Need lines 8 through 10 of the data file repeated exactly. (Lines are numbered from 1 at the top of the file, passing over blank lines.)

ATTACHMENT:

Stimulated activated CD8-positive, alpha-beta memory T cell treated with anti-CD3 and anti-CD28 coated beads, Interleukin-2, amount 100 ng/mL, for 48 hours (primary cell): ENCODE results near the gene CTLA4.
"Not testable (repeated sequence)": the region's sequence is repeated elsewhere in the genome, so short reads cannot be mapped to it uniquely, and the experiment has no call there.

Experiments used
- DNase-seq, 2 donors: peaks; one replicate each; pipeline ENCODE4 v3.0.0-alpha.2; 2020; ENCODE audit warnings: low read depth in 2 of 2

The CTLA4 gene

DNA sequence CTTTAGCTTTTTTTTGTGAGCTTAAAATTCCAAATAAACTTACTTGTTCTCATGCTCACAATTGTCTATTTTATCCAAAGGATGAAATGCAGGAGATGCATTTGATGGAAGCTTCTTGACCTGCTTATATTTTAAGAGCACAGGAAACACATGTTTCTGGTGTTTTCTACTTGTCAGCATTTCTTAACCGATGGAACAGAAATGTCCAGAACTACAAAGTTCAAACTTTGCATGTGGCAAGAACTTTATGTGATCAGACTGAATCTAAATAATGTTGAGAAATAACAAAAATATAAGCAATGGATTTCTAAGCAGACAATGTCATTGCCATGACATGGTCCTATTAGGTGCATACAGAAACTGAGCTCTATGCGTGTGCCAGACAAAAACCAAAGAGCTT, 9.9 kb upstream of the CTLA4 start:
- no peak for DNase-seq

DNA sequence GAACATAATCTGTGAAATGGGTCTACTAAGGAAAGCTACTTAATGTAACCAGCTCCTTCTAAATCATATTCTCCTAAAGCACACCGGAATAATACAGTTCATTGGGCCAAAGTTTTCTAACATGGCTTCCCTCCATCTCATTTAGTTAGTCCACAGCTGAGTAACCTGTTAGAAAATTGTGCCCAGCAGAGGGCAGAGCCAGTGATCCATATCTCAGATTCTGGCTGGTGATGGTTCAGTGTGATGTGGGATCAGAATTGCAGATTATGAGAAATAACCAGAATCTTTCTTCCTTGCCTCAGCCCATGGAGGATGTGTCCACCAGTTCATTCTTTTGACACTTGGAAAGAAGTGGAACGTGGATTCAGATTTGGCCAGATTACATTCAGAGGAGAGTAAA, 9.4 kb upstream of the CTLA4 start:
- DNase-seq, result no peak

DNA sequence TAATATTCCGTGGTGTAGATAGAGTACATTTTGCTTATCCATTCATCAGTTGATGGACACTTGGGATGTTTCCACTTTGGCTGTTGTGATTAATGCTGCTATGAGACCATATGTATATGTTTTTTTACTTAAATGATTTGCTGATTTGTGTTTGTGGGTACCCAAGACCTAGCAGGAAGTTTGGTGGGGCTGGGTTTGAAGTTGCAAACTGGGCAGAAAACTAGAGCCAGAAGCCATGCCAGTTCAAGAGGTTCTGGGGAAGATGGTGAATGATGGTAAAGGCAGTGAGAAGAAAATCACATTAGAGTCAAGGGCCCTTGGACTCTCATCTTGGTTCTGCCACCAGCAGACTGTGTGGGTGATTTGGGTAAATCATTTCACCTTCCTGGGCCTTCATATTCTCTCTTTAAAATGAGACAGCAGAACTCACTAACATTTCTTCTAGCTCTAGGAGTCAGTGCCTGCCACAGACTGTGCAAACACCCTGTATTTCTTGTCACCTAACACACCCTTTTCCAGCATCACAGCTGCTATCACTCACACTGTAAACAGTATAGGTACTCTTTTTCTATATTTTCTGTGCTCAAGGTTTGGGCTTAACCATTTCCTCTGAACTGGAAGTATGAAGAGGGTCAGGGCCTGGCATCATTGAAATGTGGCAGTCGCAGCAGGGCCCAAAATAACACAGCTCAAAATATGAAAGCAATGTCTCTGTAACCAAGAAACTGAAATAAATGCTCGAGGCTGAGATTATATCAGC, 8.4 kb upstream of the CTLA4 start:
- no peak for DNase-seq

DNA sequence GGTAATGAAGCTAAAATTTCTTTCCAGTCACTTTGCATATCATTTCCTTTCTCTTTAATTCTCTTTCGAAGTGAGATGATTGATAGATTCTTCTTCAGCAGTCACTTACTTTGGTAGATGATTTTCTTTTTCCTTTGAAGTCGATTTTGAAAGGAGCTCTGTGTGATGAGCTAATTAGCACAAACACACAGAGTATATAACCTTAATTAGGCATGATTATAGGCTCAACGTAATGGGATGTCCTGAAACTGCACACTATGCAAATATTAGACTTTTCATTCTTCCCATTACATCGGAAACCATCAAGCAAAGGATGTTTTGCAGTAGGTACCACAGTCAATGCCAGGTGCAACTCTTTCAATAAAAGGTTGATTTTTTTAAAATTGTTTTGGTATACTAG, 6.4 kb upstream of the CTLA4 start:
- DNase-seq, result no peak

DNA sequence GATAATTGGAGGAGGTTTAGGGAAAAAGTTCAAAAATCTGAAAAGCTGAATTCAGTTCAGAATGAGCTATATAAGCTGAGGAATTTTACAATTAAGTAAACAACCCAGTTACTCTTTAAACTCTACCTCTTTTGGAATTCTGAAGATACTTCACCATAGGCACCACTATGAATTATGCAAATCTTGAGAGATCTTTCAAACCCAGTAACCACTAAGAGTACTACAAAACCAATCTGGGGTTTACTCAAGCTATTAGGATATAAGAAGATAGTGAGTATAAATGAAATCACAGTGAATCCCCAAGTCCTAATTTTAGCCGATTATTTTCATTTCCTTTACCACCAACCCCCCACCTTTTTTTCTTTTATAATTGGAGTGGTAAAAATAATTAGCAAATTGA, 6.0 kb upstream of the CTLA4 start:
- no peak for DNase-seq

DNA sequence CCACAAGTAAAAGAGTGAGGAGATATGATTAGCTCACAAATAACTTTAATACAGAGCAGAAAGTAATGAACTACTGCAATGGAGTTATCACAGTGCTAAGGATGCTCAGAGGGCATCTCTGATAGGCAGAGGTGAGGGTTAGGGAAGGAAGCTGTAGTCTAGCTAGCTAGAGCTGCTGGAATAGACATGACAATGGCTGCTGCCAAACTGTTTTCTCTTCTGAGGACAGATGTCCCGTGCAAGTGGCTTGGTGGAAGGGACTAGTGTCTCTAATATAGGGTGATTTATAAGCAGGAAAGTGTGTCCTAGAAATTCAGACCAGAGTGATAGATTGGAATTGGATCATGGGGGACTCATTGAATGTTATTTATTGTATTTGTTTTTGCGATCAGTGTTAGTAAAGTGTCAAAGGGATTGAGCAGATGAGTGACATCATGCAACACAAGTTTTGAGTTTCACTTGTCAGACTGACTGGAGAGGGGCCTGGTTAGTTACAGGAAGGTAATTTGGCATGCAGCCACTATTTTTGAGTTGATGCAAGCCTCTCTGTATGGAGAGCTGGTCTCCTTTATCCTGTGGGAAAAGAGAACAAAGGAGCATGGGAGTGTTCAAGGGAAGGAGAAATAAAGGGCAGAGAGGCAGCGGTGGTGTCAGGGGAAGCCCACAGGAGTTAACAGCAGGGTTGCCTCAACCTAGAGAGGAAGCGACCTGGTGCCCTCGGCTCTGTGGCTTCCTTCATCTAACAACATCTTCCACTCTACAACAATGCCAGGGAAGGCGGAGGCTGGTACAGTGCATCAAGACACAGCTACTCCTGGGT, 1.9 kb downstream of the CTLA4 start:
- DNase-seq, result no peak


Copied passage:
DNA sequence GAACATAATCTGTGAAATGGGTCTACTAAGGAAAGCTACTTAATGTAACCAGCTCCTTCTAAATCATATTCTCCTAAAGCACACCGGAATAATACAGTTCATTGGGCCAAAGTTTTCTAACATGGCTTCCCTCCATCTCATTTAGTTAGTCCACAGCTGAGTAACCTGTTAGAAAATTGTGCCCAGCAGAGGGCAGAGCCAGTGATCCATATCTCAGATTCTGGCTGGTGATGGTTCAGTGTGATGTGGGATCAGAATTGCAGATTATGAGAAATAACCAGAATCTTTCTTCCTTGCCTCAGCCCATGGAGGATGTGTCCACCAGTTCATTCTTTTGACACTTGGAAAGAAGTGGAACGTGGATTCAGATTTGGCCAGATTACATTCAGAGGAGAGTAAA, 9.4 kb upstream of the CTLA4 start:
- DNase-seq, result no peak

DNA sequence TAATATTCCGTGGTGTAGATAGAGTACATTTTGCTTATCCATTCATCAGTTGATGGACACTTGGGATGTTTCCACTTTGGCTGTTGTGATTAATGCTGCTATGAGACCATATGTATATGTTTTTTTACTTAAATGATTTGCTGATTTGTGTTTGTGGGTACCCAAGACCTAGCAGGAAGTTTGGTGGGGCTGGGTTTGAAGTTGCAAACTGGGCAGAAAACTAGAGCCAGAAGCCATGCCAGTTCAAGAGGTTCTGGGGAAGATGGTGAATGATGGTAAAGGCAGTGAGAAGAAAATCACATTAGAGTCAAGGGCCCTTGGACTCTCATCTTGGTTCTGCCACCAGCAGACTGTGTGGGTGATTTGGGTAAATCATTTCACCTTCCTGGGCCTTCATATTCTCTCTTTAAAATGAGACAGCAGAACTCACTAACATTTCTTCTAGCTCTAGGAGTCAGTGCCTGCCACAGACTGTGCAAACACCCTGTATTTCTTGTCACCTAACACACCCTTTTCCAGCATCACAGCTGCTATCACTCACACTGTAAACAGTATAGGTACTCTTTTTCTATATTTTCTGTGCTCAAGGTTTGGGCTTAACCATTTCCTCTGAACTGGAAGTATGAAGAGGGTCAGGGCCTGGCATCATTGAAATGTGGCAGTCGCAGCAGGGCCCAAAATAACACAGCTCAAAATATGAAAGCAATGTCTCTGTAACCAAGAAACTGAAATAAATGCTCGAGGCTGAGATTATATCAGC, 8.4 kb upstream of the CTLA4 start: